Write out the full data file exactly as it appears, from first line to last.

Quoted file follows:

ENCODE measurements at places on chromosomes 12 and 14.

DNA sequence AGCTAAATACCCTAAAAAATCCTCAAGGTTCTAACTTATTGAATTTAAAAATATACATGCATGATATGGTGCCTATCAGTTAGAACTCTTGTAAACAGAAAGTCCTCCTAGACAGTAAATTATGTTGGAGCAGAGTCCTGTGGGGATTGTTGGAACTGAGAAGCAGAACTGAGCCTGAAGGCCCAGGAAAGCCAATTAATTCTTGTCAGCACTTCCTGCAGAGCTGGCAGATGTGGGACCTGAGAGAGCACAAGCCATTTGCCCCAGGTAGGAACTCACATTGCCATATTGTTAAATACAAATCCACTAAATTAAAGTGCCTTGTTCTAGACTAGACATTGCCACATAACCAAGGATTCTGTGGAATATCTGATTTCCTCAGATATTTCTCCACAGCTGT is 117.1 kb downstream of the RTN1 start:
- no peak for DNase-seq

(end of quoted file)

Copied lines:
ENCODE measurements at places on chromosomes 12 and 14.

DNA sequence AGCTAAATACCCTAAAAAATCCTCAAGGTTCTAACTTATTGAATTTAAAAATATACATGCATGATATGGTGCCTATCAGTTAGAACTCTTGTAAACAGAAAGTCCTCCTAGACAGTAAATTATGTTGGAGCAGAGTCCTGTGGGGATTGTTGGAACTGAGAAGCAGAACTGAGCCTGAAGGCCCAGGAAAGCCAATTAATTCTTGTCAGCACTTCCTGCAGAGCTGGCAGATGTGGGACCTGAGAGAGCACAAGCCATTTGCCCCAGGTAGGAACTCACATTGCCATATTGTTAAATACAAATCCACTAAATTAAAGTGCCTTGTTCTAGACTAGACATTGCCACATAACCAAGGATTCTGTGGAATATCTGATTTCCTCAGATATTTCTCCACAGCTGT is 117.1 kb downstream of the RTN1 start:
- no peak for DNase-seq